Former Team Sky and British Cycling medic Dr Richard Freeman ‘abused his power’ to cover up order of banned testosterone to national velodrome
- Freeman masterminded a futile attempt to cover up his order in 2011
- He coaxed an unwitting worker at a supply company to send a fake email
- Trish Meats sent a email stating that the package had been sent in error
Unedifying detail of how a former Team Sky and British Cycling medic masterminded a futile attempt to cover up his order of banned testosterone has emerged.
Dr Richard Freeman abused his position to persuade an unwitting worker at a supply company to send a fake email claiming responsibility for the controversial delivery, a medical tribunal heard.
The 60-year-old coaxed Trish Meats, at Oldham-based Fit4Sport, to write a message stating that the package had been sent in error to the Manchester Velodrome by her firm and that it had subsequently been returned and destroyed, despite Freeman knowing that none of those things were true.
Dr Richard Freeman (above) is accused of placing the order for testosterone in 2011
At the Medical Practitioners Tribunal Service, Simon Jackson QC, on behalf of the General Medical Council, told Freeman: ‘I am going to say she agreed to do these things because you were a good client, a good customer and she felt obliged to do it for you. You used your position as a doctor and customer to write an email that you knew to be false.’
Freeman is accused of placing the order in May 2011 ‘knowing or believing’ the substance would be administered to an athlete. He admits the order and cover-up but claims he was bullied into asking for 30 sachets of Testogel by coach Shane Sutton to treat his alleged erectile dysfunction.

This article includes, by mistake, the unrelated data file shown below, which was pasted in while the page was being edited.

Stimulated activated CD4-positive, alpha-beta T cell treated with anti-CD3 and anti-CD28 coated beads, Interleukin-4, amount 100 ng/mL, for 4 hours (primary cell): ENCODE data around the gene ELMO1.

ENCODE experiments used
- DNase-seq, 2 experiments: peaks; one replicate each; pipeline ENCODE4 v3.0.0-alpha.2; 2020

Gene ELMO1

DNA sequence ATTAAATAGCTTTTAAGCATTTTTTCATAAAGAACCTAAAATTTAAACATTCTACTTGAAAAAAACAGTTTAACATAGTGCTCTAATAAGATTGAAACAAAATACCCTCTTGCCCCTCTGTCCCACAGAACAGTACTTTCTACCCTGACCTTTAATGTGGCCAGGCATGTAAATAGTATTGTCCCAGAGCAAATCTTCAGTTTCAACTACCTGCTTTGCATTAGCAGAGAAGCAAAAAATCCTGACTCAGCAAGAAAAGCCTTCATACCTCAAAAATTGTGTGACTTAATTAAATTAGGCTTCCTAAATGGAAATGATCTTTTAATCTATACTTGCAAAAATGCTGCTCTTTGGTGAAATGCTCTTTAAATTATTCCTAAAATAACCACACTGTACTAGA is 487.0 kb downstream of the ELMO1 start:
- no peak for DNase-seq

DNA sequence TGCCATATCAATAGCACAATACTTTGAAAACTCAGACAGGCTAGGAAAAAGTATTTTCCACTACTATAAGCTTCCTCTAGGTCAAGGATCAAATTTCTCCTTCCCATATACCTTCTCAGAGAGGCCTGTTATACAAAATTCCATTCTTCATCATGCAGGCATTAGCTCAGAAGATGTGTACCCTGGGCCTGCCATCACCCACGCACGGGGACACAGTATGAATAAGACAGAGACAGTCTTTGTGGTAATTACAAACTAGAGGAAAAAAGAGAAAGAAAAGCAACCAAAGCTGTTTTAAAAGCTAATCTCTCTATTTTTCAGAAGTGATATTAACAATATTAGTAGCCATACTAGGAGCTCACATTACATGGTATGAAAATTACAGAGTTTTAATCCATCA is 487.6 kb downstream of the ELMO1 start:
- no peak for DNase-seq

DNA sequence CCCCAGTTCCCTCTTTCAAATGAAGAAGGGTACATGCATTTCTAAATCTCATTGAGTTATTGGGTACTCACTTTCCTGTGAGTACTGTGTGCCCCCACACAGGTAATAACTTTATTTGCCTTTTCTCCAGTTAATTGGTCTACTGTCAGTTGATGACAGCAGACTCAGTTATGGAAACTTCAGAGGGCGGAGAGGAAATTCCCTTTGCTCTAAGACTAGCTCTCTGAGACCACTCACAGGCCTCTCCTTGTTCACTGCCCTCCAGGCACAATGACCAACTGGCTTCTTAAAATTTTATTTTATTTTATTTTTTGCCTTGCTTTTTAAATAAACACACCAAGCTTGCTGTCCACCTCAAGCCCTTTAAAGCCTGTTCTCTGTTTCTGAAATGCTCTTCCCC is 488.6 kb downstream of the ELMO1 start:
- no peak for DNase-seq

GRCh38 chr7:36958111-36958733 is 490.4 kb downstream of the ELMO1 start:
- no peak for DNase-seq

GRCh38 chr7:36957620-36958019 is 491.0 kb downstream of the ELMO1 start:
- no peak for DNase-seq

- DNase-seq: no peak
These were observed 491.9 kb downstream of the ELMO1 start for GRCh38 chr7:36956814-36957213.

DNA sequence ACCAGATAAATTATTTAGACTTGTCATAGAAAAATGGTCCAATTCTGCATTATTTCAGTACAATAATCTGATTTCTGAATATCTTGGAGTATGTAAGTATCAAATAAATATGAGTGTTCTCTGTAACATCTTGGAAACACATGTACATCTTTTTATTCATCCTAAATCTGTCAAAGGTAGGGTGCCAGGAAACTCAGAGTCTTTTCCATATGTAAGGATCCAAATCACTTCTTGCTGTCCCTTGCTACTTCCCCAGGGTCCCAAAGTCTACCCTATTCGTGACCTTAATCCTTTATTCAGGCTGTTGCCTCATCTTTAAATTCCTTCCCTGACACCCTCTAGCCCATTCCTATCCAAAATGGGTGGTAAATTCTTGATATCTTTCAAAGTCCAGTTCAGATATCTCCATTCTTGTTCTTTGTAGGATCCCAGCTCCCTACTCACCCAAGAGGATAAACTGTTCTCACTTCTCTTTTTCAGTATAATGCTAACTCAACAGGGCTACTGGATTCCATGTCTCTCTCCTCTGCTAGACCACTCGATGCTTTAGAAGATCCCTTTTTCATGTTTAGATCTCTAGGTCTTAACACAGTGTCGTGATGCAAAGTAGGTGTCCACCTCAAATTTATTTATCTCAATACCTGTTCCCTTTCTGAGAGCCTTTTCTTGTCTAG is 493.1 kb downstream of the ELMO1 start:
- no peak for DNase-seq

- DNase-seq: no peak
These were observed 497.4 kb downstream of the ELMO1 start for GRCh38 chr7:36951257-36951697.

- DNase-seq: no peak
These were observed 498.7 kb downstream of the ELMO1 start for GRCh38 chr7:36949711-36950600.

The alarm was raised when the package landed at the Velodrome and was opened by physio Phil Burt. He showed it to stunned medical director Dr Steve Peters, who told Freeman to get it off the premises. Freeman initially claimed it had been sent in error and contacted the supplier to back his story up.
‘You were an important personal contact,’ said Mr Jackson. ‘You got her to tell lies for you.’
Freeman says the substance was to treat Shane Sutton (above) for alleged erectile dysfunction
Freeman replied: ‘Yes.’
Mr Jackson read out Meats’s statement, in which she said that Freeman was friendly when he called to request the email.
Later, Peters was again drawn into the matter. On Wednesday, Freeman claimed for the first time he had taken the package home and destroyed it the same day that it had arrived.
On Thursday, he appeared to contradict Peters’ evidence by saying he had eventually informed him of what he had done when he went to Peters’ house to come clean after the cover-up was exposed.
‘You told him you’d destroyed it?’ said Mr Jackson. ‘Absolutely,’ Freeman replied.
‘But Dr Peters said he wasn’t told,’ Mr Jackson added. ‘The only thing you told him was that you had got it for Shane Sutton. Is he lying about that?’
‘Possibly,’ said Freeman.
The hearing continues.